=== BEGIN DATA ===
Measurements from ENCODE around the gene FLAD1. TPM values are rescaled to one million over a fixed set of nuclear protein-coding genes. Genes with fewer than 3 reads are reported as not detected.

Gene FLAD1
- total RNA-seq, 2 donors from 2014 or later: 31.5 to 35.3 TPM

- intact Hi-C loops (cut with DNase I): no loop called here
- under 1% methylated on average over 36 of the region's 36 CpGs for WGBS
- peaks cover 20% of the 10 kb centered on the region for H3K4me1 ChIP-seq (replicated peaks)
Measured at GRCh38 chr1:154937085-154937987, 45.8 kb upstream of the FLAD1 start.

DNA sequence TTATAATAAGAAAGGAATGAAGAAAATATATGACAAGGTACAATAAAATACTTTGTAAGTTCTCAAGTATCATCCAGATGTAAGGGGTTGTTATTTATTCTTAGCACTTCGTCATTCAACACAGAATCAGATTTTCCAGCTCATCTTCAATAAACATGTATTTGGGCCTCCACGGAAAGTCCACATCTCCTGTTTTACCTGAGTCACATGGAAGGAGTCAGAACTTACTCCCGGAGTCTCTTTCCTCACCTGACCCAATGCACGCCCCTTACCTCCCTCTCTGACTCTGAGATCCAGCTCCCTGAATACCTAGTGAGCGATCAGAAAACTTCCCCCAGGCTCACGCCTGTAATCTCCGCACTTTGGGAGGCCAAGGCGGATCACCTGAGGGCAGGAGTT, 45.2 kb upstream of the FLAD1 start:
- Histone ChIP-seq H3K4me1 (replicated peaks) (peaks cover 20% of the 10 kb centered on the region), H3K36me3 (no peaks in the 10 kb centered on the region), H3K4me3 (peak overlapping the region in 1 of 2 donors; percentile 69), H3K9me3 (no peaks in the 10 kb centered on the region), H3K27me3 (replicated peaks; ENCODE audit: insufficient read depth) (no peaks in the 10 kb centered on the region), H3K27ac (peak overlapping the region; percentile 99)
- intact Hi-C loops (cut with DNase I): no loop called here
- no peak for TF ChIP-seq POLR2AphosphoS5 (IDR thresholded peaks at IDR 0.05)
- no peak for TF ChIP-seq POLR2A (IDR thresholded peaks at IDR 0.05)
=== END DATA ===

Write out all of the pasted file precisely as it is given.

Measurements from ENCODE around the gene FLAD1. TPM values are rescaled to one million over a fixed set of nuclear protein-coding genes. Genes with fewer than 3 reads are reported as not detected.

Gene FLAD1
- total RNA-seq, 2 donors from 2014 or later: 31.5 to 35.3 TPM

- intact Hi-C loops (cut with DNase I): no loop called here
- under 1% methylated on average over 36 of the region's 36 CpGs for WGBS
- peaks cover 20% of the 10 kb centered on the region for H3K4me1 ChIP-seq (replicated peaks)
Measured at GRCh38 chr1:154937085-154937987, 45.8 kb upstream of the FLAD1 start.

DNA sequence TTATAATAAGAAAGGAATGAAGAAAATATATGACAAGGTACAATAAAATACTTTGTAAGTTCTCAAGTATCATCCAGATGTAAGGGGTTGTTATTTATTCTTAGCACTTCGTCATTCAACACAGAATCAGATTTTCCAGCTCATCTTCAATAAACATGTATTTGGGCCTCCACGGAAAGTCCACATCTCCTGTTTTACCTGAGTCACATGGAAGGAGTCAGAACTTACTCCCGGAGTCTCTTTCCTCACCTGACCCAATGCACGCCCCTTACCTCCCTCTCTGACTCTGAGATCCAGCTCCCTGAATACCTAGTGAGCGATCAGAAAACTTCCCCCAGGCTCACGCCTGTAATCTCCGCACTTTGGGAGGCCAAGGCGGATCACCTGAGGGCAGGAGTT, 45.2 kb upstream of the FLAD1 start:
- Histone ChIP-seq H3K4me1 (replicated peaks) (peaks cover 20% of the 10 kb centered on the region), H3K36me3 (no peaks in the 10 kb centered on the region), H3K4me3 (peak overlapping the region in 1 of 2 donors; percentile 69), H3K9me3 (no peaks in the 10 kb centered on the region), H3K27me3 (replicated peaks; ENCODE audit: insufficient read depth) (no peaks in the 10 kb centered on the region), H3K27ac (peak overlapping the region; percentile 99)
- intact Hi-C loops (cut with DNase I): no loop called here
- no peak for TF ChIP-seq POLR2AphosphoS5 (IDR thresholded peaks at IDR 0.05)
- no peak for TF ChIP-seq POLR2A (IDR thresholded peaks at IDR 0.05)